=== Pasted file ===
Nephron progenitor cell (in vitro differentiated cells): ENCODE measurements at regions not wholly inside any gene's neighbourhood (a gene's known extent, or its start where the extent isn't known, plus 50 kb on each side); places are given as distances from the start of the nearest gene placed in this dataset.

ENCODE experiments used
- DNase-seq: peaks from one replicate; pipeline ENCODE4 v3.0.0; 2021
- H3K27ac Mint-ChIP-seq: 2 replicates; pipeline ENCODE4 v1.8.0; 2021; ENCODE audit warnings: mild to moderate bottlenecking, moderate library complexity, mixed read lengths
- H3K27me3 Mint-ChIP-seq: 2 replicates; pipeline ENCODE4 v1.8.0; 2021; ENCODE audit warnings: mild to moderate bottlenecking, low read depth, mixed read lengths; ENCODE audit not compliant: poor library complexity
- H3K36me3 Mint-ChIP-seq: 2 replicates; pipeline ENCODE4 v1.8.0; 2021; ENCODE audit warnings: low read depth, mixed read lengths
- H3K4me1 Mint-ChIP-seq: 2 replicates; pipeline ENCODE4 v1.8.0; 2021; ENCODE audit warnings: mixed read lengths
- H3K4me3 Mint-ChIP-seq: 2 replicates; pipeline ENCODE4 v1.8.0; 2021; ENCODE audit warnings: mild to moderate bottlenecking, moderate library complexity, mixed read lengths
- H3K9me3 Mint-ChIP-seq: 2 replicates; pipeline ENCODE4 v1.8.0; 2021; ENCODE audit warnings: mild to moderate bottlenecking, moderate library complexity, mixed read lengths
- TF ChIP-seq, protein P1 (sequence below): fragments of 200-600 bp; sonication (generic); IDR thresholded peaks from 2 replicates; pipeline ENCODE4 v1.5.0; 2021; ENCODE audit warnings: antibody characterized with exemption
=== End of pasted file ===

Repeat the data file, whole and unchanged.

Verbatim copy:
Nephron progenitor cell (in vitro differentiated cells): ENCODE measurements at regions not wholly inside any gene's neighbourhood (a gene's known extent, or its start where the extent isn't known, plus 50 kb on each side); places are given as distances from the start of the nearest gene placed in this dataset.

ENCODE experiments used
- DNase-seq: peaks from one replicate; pipeline ENCODE4 v3.0.0; 2021
- H3K27ac Mint-ChIP-seq: 2 replicates; pipeline ENCODE4 v1.8.0; 2021; ENCODE audit warnings: mild to moderate bottlenecking, moderate library complexity, mixed read lengths
- H3K27me3 Mint-ChIP-seq: 2 replicates; pipeline ENCODE4 v1.8.0; 2021; ENCODE audit warnings: mild to moderate bottlenecking, low read depth, mixed read lengths; ENCODE audit not compliant: poor library complexity
- H3K36me3 Mint-ChIP-seq: 2 replicates; pipeline ENCODE4 v1.8.0; 2021; ENCODE audit warnings: low read depth, mixed read lengths
- H3K4me1 Mint-ChIP-seq: 2 replicates; pipeline ENCODE4 v1.8.0; 2021; ENCODE audit warnings: mixed read lengths
- H3K4me3 Mint-ChIP-seq: 2 replicates; pipeline ENCODE4 v1.8.0; 2021; ENCODE audit warnings: mild to moderate bottlenecking, moderate library complexity, mixed read lengths
- H3K9me3 Mint-ChIP-seq: 2 replicates; pipeline ENCODE4 v1.8.0; 2021; ENCODE audit warnings: mild to moderate bottlenecking, moderate library complexity, mixed read lengths
- TF ChIP-seq, protein P1 (sequence below): fragments of 200-600 bp; sonication (generic); IDR thresholded peaks from 2 replicates; pipeline ENCODE4 v1.5.0; 2021; ENCODE audit warnings: antibody characterized with exemption